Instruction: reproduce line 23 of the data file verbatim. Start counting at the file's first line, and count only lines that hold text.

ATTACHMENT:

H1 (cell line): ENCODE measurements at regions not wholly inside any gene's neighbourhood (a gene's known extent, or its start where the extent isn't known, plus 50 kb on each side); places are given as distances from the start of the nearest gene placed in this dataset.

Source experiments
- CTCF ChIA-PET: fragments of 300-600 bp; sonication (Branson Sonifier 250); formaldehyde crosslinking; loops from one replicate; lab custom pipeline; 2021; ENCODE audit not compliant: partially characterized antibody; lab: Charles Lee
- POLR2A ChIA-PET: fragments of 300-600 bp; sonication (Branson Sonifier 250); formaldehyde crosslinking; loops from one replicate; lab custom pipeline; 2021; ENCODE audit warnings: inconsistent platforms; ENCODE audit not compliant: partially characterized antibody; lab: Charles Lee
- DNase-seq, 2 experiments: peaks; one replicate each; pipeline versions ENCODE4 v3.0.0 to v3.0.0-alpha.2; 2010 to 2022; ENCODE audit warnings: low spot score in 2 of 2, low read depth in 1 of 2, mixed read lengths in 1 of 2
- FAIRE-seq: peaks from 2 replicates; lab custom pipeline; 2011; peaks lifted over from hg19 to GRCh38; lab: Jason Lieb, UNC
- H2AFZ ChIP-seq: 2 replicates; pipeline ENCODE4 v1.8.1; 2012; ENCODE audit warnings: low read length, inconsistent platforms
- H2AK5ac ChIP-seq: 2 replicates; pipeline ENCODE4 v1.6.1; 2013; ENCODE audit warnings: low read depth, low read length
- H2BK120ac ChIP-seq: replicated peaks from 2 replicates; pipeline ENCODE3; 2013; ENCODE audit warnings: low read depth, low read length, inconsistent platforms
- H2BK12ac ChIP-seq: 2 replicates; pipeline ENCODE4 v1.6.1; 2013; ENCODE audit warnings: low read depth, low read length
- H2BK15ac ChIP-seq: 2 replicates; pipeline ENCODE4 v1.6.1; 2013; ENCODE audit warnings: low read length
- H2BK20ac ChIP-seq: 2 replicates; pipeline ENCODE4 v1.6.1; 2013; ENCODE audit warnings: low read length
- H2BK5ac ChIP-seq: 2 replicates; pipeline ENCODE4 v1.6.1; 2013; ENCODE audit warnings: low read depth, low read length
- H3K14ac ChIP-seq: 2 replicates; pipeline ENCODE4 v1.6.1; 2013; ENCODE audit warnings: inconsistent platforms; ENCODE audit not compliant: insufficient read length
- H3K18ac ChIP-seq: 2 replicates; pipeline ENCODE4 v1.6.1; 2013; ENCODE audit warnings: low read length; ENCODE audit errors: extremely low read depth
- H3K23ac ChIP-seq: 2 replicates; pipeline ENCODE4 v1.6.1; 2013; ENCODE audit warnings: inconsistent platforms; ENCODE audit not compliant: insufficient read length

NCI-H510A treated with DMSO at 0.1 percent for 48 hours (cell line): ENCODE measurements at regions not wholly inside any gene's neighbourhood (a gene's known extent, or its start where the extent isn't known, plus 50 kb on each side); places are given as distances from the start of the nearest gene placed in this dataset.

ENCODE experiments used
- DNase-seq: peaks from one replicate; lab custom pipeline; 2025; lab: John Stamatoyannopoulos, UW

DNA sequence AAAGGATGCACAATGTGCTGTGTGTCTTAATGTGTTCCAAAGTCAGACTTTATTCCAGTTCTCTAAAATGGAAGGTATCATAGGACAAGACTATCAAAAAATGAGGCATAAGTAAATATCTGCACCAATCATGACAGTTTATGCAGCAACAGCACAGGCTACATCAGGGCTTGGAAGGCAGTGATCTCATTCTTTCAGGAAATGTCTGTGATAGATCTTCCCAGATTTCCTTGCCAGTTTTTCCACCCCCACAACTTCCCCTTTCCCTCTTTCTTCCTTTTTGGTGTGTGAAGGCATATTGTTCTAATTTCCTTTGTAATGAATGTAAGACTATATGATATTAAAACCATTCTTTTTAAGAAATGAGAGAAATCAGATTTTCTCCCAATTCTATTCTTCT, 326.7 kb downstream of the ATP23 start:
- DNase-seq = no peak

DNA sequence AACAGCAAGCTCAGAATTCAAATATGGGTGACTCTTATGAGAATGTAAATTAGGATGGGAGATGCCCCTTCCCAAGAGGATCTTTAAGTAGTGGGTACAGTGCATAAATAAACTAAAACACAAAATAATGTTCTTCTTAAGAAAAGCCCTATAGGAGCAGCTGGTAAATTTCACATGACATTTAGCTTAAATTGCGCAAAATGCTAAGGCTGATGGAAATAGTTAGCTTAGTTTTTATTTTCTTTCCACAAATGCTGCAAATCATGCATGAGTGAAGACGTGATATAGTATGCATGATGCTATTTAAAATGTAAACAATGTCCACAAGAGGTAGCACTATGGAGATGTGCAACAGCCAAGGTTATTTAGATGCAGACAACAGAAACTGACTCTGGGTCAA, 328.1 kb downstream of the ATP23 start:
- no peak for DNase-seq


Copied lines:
- no peak for DNase-seq